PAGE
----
• National Center for Employee Ownership. NCEO serves as the leading source of information on employee stock ownership plans (ESOPs) and other forms of employee ownership. Employee owners, who are also involved in meaningful participation in management decisions, are building more democratic businesses from the ground up.
  • Proxy Democracy provides tools to help investors overcome informational hurdles and use their voting power to produce positive changes in the companies they own. They help shareowners vote their shares by publicizing the intended votes of institutional investors with a track record of shareholder engagement. They also help mutual fund investors understand the voting records of leading funds, making it possible to purchase funds that represent their interests and pressure those that don’t.
  • is an advocacy site aimed at getting shareownrs to lobby Congress on various issues. Users can also share announcements and commentaries with others. There is great emphasis on the site concerning the responsibilities of ownership and very little on stock picking.
  • United States Proxy Exchange is dedicated to facilitating shareowner rights, primarily through the proxy process. The USPX is structured like a chamber of commerce. Unlike a typical chamber of commerce, which represents corporate managers, USPX represents shareowners. The group has been instrumental in protecting the rights of shareowners, recently in the case of Apache v Chevedden.
  • is a public interest project for improving voter information and elected leader accountability in the world’s organizations — governments, corporations, unions, nonprofits etc. — by allowing participants to rate and reward information platforms based on value added. Kind of like an instant Consumer Reports for elections.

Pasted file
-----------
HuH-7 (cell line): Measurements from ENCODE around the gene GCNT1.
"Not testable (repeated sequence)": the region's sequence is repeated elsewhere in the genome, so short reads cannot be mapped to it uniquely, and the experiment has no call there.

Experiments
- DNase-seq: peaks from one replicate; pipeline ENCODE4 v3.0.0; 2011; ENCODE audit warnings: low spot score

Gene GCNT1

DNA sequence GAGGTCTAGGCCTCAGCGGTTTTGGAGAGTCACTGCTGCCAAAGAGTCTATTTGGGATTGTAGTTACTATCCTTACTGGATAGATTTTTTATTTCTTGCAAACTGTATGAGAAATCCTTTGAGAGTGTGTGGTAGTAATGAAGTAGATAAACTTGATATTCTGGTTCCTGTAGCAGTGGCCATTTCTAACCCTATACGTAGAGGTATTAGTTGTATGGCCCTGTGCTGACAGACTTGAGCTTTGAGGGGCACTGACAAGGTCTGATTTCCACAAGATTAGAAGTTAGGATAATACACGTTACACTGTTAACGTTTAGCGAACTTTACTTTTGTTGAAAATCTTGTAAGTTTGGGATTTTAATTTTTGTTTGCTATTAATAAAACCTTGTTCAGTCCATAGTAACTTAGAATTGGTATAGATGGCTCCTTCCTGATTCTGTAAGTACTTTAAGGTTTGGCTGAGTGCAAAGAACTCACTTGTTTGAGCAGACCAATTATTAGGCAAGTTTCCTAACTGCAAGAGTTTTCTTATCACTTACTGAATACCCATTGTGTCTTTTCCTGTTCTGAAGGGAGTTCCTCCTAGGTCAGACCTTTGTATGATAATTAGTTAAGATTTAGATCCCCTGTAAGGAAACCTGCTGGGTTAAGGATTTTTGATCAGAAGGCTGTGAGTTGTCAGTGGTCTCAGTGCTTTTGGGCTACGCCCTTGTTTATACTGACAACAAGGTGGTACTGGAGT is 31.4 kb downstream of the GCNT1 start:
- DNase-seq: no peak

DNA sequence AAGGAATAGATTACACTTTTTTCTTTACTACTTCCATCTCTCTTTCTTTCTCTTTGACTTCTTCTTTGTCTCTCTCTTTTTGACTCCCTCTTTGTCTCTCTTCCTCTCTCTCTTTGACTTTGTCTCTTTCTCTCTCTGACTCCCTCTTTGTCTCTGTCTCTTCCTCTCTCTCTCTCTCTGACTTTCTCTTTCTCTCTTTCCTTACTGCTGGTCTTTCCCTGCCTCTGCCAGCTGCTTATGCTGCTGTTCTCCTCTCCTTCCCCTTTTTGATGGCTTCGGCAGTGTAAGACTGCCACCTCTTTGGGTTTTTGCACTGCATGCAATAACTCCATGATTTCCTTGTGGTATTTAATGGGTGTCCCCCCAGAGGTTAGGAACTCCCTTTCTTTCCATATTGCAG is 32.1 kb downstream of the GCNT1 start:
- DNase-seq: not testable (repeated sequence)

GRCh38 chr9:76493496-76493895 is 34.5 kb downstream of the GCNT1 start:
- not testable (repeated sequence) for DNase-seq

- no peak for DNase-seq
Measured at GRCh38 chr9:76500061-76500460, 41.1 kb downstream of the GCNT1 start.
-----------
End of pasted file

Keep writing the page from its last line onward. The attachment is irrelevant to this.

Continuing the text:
You can find much more about these worthy organizations by searching or by going to each organization’s web site. Contributing to any one or all of these organizations can multiply the impact of every dollar contributed, since they each seek to influence corporate behavior and corporations are our dominant institutions. As Monks and Minow noted, with only the slight exaggeration suitable for book covers, “Corporations determine far more than any other institution the air we breathe, the quality of the water we drink, even where we live. Yet they are not accountable to anyone.” (Power and Accountability) Your contributions can reshape our world by harnessing their power for good.

Also of interest, last week’s “Here & Now” interview Mike Lapham, Director of UFE’s Responsible Wealth project and their discussion of the [possibly] soon-to-expire Bush tax cuts, the estate tax and The Giving PledgeListen to the full interview online today (fourth story from the top: “Some of the Nation’s Wealthy Say ‘Tax Me More'”).

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  1. » Modal CSR Reporting - 08/24/2010

    […] employees were very lucky to have a founder, John Spedan Lewis, who thought beyond his own family (much like Billionaires Giveaway: Who is Worthy?). He was careful to create a very forward thinking governance system, including a Constitution, that […]